A piece of St. Paul's cultural history may be torn down for a parking lot.
The Victoria Cafe produced a recording of absolutely unique importance
In May 2006, I realized that an internationally notorious recording from 1927 — "Moonshiner's Dance, Part One" — was the work of the house band of a nightclub at 825 University Avenue in St. Paul, Minnesota.
Nobody had understood this before, so I was astonished and overjoyed to find the building still standing 79 years later. Since then -- since early 2006 -- I drive by it often, and each time my heart skips a beat until I see that the Victoria Theater is still there.
But now, not even 4 years into my research for a book on "Moonshiner's Dance," the Victoria building is being eyed for demolition to make way for a parking lot.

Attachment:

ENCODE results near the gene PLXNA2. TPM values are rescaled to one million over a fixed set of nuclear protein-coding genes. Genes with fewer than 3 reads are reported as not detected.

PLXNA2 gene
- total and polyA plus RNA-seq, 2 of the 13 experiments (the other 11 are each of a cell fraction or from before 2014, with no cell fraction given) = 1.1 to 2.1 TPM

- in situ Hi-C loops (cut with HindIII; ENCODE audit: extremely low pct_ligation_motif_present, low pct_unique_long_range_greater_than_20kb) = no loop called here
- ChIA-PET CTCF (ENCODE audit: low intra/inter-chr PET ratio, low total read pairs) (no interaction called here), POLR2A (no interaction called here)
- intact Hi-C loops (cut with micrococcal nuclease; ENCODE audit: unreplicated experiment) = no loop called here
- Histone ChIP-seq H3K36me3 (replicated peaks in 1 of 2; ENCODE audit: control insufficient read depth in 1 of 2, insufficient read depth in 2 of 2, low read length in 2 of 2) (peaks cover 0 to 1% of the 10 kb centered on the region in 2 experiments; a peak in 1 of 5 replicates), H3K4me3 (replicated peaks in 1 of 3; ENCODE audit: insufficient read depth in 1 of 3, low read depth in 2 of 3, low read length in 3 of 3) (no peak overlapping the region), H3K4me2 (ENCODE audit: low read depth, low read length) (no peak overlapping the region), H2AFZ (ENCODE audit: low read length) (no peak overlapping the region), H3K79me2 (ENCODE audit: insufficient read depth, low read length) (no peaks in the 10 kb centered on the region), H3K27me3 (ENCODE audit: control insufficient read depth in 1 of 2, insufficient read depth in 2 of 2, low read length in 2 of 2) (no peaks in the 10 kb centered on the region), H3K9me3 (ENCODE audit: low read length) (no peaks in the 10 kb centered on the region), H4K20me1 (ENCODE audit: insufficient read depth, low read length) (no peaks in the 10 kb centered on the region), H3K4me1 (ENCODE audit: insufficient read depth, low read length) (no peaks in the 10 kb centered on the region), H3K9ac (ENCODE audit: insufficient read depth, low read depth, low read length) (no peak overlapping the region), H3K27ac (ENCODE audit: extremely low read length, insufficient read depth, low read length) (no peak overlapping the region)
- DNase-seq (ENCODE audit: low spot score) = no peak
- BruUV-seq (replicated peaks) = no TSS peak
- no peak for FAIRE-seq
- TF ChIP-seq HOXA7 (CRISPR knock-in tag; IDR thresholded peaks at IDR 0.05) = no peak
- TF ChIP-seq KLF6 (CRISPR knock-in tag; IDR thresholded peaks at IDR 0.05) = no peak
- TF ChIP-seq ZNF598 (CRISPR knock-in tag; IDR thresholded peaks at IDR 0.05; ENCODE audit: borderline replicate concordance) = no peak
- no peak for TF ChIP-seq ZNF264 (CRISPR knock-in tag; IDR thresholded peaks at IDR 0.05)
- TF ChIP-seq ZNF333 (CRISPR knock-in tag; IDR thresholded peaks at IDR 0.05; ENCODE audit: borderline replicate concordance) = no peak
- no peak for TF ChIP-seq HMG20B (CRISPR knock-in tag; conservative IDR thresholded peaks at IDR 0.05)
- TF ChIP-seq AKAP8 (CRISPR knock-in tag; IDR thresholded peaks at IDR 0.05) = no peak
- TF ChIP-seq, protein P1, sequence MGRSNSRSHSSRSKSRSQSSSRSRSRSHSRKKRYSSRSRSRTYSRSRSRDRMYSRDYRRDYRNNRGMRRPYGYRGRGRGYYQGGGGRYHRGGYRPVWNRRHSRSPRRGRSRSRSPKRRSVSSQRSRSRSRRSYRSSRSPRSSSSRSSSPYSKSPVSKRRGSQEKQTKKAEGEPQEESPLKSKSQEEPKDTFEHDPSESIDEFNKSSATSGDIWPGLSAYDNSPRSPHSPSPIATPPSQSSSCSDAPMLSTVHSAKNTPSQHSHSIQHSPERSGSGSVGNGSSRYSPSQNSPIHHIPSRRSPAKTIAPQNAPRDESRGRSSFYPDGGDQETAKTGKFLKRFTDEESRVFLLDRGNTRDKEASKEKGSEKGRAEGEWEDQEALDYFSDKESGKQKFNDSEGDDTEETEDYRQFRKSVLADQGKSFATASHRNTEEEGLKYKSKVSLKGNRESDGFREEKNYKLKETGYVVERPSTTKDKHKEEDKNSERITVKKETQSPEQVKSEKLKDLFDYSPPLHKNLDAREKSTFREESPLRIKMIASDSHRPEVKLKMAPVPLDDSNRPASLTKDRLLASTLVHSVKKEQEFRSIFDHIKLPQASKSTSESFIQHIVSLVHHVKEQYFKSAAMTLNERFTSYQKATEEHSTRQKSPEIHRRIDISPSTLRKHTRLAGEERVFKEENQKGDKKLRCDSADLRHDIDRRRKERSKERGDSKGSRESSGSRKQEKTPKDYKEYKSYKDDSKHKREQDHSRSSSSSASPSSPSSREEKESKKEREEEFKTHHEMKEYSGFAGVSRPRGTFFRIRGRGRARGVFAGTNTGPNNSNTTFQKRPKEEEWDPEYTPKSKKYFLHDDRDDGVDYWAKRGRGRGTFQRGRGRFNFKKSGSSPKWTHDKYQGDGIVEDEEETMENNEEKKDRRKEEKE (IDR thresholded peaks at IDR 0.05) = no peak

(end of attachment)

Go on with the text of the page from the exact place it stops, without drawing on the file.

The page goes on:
What disturbs me most is that, while my findings are enormously suggestive, the building's historical importance is not yet well understood. Like a species allowed to go extinct before biologists are even able to describe it, the Victoria Theater may be destroyed in the near-total absence of knowledge.
Other community members have great reasons to want the building saved.
I have my own reasons.
[ NOTE: Most of the information previously presented in this space has been superseded by my subsequent writing and research efforts. For this reason, I've deleted the text. Please visit this more recent post for better information on my mission to express the many stories I've encountered while trying to understand the meanings of this place. ]